The Supreme Court of Canada is expected to release a ruling today on a class action lawsuit claiming Maple Leaf Foods is responsible for financial losses suffered by Mr. Sub franchisees during the 2008 listeriosis outbreak.
Mr. Sub restaurants were affected by a product shortage lasting six to eight weeks due to a national recall of Maple Leaf products following contamination at one of its plants.
Legal experts say the decision could change the rules on manufacturer liability in product recalls and the way recalls are handled.
Although the listeriosis outbreak was the deadliest in Canadian history, there is no evidence that any Mr. Sub customers were harmed by tainted meat.
Still, the franchisees launched a class action lawsuit against the Toronto-based food processor claiming reputational damage and lost sales.
“There’s no question under Canadian law that a manufacturer of food products generally would owe a duty of care to a consumer of a product who might be injured by ingesting it. But that’s not what happened here,” said Scott Maidment, a partner at McMillan LLP in Toronto.
“The claim here wasn’t arising from anybody’s personal injury … The question here was, did the duty extend to the kind of economic harm that these franchisees were alleging?”
Since its products were supplied by a distributor, Maple Leaf did not have a direct relationship with the franchisees. But the franchisees were bound by an exclusive supply arrangement to purchase meat products through Maple Leaf.
During the recall, the food processor took steps to help franchisees with product shortages and the recovery of contaminated meats.
The scope of liability
In 2016, a motion judge at the Ontario Superior Court of Justice ruled largely in the franchisees’ favour and concluded that Maple Leaf owed a duty of care to the franchisees to supply a product fit for human consumption.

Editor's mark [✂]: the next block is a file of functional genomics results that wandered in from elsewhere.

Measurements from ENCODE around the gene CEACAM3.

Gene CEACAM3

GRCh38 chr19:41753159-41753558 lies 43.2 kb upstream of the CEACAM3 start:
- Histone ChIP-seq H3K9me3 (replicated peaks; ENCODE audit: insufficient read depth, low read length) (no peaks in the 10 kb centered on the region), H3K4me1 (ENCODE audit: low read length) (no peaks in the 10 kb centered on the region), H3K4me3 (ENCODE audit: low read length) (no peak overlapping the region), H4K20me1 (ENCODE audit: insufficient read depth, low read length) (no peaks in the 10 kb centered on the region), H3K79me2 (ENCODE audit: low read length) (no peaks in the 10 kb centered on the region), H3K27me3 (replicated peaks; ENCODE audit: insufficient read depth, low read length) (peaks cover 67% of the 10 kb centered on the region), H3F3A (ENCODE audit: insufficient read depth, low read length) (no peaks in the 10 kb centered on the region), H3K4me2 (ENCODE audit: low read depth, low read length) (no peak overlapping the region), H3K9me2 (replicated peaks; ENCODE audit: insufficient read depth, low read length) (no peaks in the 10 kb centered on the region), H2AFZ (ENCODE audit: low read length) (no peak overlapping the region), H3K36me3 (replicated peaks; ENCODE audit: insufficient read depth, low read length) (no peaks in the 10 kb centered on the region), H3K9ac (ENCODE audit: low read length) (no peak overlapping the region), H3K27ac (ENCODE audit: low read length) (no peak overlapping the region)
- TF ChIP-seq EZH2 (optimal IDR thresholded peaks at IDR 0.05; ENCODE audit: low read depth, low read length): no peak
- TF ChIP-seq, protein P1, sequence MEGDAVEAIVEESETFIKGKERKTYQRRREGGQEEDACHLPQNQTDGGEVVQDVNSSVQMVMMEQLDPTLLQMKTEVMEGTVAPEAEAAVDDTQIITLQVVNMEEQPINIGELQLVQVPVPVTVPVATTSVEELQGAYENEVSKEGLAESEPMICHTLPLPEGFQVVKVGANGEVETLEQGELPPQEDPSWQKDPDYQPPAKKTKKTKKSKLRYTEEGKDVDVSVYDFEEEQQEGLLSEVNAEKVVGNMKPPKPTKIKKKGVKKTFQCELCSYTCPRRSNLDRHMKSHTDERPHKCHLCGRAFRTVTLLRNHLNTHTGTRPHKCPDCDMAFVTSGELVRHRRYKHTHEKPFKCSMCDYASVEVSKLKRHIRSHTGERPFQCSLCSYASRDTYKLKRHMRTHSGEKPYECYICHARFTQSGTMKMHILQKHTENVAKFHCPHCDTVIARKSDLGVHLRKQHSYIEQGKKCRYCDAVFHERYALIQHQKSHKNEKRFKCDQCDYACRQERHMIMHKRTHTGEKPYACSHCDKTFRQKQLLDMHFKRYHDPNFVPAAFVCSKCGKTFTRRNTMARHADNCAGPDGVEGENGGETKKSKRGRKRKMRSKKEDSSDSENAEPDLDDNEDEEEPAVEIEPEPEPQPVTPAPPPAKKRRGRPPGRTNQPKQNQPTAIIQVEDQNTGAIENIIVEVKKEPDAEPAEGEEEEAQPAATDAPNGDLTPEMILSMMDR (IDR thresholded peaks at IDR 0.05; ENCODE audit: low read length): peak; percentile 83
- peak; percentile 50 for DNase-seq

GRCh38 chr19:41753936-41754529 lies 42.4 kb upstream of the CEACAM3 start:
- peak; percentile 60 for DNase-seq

Maple Leaf appealed the decision.
In 2018, the Court of Appeal for Ontario ruled in the food processor’s favour. It found that a duty of care to supply a product fit for human consumption is owed to the franchisees’ customers, not to the businesses themselves.
The Court of Appeal also determined that extending liability for reputational harm would discourage manufacturers from recalling potentially defective products in a timely fashion.
The franchisees then brought the case to the Supreme Court.
“The worry is if the liability were to extend to all the economic losses suffered by people all in the supply chain … that a manufacturer would be reluctant to issue a recall,” said Erika Chamberlain, dean of Western University’s Faculty of Law.
“They would be worried they would have to cover the economic losses for all those franchisees.”
Supreme Court takes a cautious approach
The Supreme Court has taken a restrictive approach over the last several years in how it has interpreted cases involving negligence liability for economic losses, said Andrew Bernstein, a partner at Torys LLP in Toronto.
“The Supreme Court struggles with this issue because they’re worried about two things. On the one hand, they’re worried about letting harms go unremedied, but on the other hand they’re worried about imposing liability too broadly,” he said.
Allan Dick, a partner with Sotos LLP in Toronto, said a decision that favours the franchisees could make liability a matter for negotiation between manufacturers and purchasers.
“It’s very hard to predict whether or not the court will side with broadening the duty of care because they can easily recognize that perhaps economic loss of this type could be foreseeable and it should be a manufacturer’s responsibility to bear,” Dick said.